The information driver 40 has a plurality of input terminals 84 through 88. When no defective position exists in the data storage section 72, the logic means outputs are coupled to the input terminals 84-87 while the input terminal 88 remains disabled. When a defective position exists in the data storage section '72, one of the terminals 8487 will remain disabled and the terminal 88 will be enabled. The terminal 88 is associated with the spare storage section 74 so that when terminal 88 is enabled, the output 94 from the information driver 40 to the spare storage section 74 will also be enabled. Similarly, when inputs 84-87 are enabled, the outputs 90-93, respectively, will also be enabled, while the output 94 to spare storage section 74 will remain disabled. The switching of the inputs 8488 is schematically shown in FIG. 2 by the broken lines. It should be understood that the enabling of the appropriate inputs and outputs is accomplished by electronic or solid state gate circuitry to be described later in the specification. In operation, during a write operation, the inputs to the information driver 40, which are enabled, and consequently the outputs which are enabled, are controlled by the logic means 78 in accordance with the signals supplied from address storage section 76 by sense means 50a. The energization levels of the outputs are determined by input signals supplied to input terminals 82.

Logic means 78 also has an output 95 connected as an input to information driver 40 which in turn enables output 97 from information driver 40. This input and output transfers the address storage section information from the logic means 78 to the information driver 40 and then to address storage section 76. A single input 95 to a single output 97 from driver 40 are shown for the purposes of simplification.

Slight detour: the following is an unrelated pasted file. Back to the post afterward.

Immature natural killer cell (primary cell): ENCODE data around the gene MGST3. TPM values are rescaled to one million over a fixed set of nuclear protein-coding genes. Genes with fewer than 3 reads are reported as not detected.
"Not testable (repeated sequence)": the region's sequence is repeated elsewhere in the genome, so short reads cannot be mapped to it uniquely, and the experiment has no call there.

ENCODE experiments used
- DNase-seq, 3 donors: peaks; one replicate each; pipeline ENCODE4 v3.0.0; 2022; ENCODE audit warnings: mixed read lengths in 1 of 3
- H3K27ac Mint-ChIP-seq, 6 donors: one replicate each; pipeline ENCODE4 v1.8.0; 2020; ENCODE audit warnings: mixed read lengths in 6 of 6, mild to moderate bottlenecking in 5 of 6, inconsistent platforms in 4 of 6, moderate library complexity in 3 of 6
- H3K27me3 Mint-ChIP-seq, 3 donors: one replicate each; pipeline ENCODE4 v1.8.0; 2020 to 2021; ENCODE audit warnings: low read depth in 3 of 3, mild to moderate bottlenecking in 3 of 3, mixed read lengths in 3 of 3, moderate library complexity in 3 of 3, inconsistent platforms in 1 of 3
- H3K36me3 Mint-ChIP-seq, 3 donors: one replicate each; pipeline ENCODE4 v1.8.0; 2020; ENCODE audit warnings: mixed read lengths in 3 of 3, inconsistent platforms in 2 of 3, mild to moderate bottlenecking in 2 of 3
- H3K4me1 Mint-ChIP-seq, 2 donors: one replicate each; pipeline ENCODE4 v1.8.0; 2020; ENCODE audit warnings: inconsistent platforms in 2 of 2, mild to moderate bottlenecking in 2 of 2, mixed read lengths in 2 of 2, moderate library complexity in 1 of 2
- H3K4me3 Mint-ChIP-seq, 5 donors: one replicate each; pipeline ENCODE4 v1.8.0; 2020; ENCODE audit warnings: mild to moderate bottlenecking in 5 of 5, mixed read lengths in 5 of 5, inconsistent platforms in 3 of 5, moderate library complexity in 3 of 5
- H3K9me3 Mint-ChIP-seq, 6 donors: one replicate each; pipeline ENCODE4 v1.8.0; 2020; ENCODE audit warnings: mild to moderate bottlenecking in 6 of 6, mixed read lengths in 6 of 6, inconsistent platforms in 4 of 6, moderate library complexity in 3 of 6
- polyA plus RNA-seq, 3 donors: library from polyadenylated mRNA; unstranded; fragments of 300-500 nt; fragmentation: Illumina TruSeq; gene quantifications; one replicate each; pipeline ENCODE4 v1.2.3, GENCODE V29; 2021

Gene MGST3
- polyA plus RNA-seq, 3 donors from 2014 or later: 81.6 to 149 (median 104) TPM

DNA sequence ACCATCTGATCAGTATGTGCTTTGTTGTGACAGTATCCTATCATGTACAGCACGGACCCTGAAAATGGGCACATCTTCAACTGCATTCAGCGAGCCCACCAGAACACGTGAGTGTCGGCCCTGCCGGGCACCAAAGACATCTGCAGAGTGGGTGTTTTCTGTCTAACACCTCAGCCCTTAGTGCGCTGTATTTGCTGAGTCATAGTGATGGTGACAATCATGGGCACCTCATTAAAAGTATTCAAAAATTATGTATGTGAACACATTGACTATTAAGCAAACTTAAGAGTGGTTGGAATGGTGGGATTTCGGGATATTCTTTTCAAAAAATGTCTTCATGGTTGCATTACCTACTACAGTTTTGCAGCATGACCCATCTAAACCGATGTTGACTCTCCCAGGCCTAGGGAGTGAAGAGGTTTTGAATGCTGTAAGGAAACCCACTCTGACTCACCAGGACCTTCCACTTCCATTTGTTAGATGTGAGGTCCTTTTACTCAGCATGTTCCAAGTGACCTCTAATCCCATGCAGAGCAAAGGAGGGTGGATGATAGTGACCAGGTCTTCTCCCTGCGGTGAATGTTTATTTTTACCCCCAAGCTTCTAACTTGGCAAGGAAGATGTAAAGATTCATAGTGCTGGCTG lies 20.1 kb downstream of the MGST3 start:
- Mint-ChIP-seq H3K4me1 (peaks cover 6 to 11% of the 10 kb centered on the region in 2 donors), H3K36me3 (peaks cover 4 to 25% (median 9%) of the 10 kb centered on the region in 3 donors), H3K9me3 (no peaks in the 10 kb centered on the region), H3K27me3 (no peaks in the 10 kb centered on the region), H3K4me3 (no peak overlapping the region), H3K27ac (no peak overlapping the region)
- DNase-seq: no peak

The transfer of data from the data storage section 72 and spare storage section 74 to logic means 78 via sense means 50]) occurs only during a read operation. In the embodiment shown in FIG. 2, there are four output conductors from data storage section to sense means 50b and one output conductor from spare storage section 74 to sense means 50b. The sense means 50b has five output conductors connected to logic means 78 while the logic means 78 has only four output conductors connected to cable driver 80. Logic means 78, regardless of whether the four data storage section conductors or the spare storage section conductor and three data storage section conductors are energized, will supply the same output information to cable driver 80. It will therefore make no difference to the output terminals 96 and to the output component (card punch, tape unit, etc.) connected thereto whether the data was stored in data storage section 72 or spare storage section 74. It should be understood that the number of conductors recited above is for purposes of explanation and simplicity only.

With the interconnection of the components of the sys tem of FIG. 2 in mind, a better understanding of its functioning can be obtained by considering a typical operational sequence. First, a write operation will be considered with a defective position in the data storage section 72 associated with information driver output 91. It is assumed that during inspection, after fabrication of a magnetic storage device having associated with it a word driver and selection device 20, the defective position associated with output 91 of information driver was located and the address of this position was stored in address storage section 76. During the write operation, the defective position address stored in address storage section 76 is first read out by sense means 500. The output of the sense means a is supplied to condition the logic means 78 so that the input data which is supplied to terminals 82 of the logic means and which would have been written into section 72 but for the defect can be supplied to positions which are not defective. In this example, the logic means 78 is conditioned so that the data supplied to its input terminals 82 is transmitted only to input terminals 84, 86, 87, and 88 of information driver means 40. The data is not supplied to input terminal 85 associated with output terminal 91 (the output associated with the defective position); however the data may also be supplied to the defective position without interfering with storage in the non-defective positions. With input data supplied to terminals 84 and 86-88, the information driver 40 will energize the outputs 90, 92, 93, and 94, resulting in data storage in section 72 in all of the positions but the defective position, and storage of the data otherwise to be stored in the storage position associated with output 94 in the spare storage section 74.